A series of wave flume experiments are carried out to investigate the seabed response around a trenched pipeline. The trench is backfilled with three kinds of sand (d50=0.15mm, 0.3mm and 0.5mm) and to different backfilled depths. The incident waves change with height and period. The results show that higher pore pressures are recorded at the top of the pipeline and lower pore pressures at the bottom. The amplitude of pore pressure is larger in coarser sand and the variation of pore pressure with the increase of backfilled depth is varied in different kinds of sand.
Submarine pipelines are widely used for the transportation of oil and gas in ocean engineering. Like other offshore structures, pipelines may be damaged by the complicated marine environment. Due to wave- induced seabed instability, many offshore pipelines have been reported to be damaged in the past years (Herbich et al., 1984; Christian et al., 1974). In general, ocean waves propagating over the seabed can exert dynamic pressure fluctuation in the soil skeleton, and further generate excess pore pressure accompanied with a decrease in effective stress within the seabed soil. As a result, the seabed underlying the pipeline may become unstable or even liquefied. Therefore, a proper evaluation of the wave-induced soil response is particularly important for the protection of offshore pipeline.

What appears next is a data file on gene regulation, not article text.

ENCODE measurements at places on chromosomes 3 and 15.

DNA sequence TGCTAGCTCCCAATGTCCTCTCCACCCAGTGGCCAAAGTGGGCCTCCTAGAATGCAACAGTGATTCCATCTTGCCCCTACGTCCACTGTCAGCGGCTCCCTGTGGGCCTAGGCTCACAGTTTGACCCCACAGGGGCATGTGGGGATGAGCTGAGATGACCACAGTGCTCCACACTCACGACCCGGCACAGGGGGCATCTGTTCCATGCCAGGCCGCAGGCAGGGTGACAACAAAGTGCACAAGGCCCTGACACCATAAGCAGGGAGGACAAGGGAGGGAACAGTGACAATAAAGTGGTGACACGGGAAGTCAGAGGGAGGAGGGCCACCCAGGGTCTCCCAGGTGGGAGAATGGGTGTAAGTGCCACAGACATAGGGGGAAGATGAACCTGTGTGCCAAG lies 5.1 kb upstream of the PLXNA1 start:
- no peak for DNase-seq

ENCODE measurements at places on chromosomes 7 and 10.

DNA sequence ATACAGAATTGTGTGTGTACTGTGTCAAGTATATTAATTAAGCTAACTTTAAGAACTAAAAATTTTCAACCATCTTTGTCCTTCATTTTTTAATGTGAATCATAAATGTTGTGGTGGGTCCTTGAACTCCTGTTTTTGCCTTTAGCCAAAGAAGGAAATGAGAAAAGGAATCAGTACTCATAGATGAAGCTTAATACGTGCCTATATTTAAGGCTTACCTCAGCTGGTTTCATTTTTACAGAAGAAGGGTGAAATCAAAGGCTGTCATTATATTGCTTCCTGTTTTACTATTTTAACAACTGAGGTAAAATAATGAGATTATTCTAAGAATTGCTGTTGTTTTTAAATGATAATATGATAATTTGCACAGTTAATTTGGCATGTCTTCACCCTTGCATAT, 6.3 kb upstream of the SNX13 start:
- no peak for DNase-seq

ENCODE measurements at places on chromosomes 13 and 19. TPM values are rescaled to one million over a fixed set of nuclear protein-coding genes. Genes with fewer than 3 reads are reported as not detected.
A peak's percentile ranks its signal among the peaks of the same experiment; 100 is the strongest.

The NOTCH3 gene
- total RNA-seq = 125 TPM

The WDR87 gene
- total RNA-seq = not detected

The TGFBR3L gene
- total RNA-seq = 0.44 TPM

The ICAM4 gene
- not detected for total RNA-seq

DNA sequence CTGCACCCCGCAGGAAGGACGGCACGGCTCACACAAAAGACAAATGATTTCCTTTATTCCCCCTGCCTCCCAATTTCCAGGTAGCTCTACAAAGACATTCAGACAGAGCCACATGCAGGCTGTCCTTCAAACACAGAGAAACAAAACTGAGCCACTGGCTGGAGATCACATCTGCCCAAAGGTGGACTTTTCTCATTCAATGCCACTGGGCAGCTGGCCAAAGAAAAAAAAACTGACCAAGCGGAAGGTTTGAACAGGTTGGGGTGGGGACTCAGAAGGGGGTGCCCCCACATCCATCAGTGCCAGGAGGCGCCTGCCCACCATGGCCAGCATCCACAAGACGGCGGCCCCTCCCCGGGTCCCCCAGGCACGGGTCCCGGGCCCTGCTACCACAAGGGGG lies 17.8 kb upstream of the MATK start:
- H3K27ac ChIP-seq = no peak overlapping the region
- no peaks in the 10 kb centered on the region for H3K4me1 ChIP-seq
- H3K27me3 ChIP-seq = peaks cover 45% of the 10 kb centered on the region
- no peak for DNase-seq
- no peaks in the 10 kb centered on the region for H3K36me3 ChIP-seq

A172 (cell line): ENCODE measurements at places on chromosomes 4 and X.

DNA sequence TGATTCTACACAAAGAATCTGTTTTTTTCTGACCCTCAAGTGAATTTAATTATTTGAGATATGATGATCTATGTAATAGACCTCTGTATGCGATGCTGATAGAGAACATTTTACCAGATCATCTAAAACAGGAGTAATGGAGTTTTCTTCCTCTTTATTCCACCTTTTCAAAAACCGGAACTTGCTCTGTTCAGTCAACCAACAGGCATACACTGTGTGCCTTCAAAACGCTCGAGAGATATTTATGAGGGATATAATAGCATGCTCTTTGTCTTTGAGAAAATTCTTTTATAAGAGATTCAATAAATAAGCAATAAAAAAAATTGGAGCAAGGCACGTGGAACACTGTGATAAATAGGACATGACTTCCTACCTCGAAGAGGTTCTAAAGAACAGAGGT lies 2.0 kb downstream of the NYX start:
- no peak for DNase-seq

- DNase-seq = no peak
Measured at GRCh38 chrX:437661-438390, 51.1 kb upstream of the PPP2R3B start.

Extensive investigations on the wave-induced seabed response have been carried out in both theoretical and experimental approaches. Based on Biot's model (Biot, 1941), Madsen (1978) proposed an analytical solution for the wave-induced effective stresses in an anisotropic seabed and concluded that the effect of partial saturation on soil response is of great significance. Madga (1990) developed a finite difference model to examine the influences of saturation and compressibility on time phase in pore pressure. Tzang (1992) conducted a series of wave tank experiments and obtained the relationship between the build-up of pore pressure and fluidization. In additional to laboratory experiments, Zen and Yamazaki (1991) reported several field observations of wave-induced pore pressure and found that liquefaction was closely related to the upward seepage flow in seabed under wave troughs.